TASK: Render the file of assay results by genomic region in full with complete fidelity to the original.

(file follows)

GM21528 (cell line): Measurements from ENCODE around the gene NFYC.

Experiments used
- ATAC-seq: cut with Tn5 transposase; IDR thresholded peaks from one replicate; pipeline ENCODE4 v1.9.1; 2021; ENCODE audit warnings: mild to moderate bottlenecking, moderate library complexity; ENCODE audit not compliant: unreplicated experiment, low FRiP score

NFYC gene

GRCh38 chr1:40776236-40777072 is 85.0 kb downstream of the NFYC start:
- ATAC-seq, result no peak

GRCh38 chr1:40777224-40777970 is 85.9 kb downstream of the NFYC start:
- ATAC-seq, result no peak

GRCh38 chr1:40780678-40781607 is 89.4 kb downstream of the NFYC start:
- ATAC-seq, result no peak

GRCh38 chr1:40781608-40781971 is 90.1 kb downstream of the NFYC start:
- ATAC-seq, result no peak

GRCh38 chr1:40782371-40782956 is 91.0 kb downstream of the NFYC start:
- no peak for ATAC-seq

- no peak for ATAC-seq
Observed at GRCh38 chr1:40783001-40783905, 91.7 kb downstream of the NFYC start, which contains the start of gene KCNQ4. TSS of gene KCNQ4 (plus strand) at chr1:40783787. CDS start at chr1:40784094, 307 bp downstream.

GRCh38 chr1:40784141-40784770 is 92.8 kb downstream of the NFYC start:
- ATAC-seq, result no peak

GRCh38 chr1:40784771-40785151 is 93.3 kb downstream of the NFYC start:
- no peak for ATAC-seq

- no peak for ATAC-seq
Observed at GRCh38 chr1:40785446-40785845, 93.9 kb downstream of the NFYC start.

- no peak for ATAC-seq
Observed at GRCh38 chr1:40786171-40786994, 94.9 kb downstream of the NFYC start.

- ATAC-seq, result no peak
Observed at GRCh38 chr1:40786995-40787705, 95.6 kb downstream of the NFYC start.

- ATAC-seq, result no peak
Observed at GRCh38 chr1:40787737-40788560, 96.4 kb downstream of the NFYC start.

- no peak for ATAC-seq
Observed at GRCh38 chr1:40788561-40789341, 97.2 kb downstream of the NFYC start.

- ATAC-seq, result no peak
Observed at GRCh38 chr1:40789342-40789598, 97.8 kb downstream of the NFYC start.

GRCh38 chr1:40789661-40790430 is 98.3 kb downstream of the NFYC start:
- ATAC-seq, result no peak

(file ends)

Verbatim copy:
GM21528 (cell line): Measurements from ENCODE around the gene NFYC.

Experiments used
- ATAC-seq: cut with Tn5 transposase; IDR thresholded peaks from one replicate; pipeline ENCODE4 v1.9.1; 2021; ENCODE audit warnings: mild to moderate bottlenecking, moderate library complexity; ENCODE audit not compliant: unreplicated experiment, low FRiP score

NFYC gene

GRCh38 chr1:40776236-40777072 is 85.0 kb downstream of the NFYC start:
- ATAC-seq, result no peak

GRCh38 chr1:40777224-40777970 is 85.9 kb downstream of the NFYC start:
- ATAC-seq, result no peak

GRCh38 chr1:40780678-40781607 is 89.4 kb downstream of the NFYC start:
- ATAC-seq, result no peak

GRCh38 chr1:40781608-40781971 is 90.1 kb downstream of the NFYC start:
- ATAC-seq, result no peak

GRCh38 chr1:40782371-40782956 is 91.0 kb downstream of the NFYC start:
- no peak for ATAC-seq

- no peak for ATAC-seq
Observed at GRCh38 chr1:40783001-40783905, 91.7 kb downstream of the NFYC start, which contains the start of gene KCNQ4. TSS of gene KCNQ4 (plus strand) at chr1:40783787. CDS start at chr1:40784094, 307 bp downstream.

GRCh38 chr1:40784141-40784770 is 92.8 kb downstream of the NFYC start:
- ATAC-seq, result no peak

GRCh38 chr1:40784771-40785151 is 93.3 kb downstream of the NFYC start:
- no peak for ATAC-seq

- no peak for ATAC-seq
Observed at GRCh38 chr1:40785446-40785845, 93.9 kb downstream of the NFYC start.

- no peak for ATAC-seq
Observed at GRCh38 chr1:40786171-40786994, 94.9 kb downstream of the NFYC start.

- ATAC-seq, result no peak
Observed at GRCh38 chr1:40786995-40787705, 95.6 kb downstream of the NFYC start.

- ATAC-seq, result no peak
Observed at GRCh38 chr1:40787737-40788560, 96.4 kb downstream of the NFYC start.

- no peak for ATAC-seq
Observed at GRCh38 chr1:40788561-40789341, 97.2 kb downstream of the NFYC start.

- ATAC-seq, result no peak
Observed at GRCh38 chr1:40789342-40789598, 97.8 kb downstream of the NFYC start.

GRCh38 chr1:40789661-40790430 is 98.3 kb downstream of the NFYC start:
- ATAC-seq, result no peak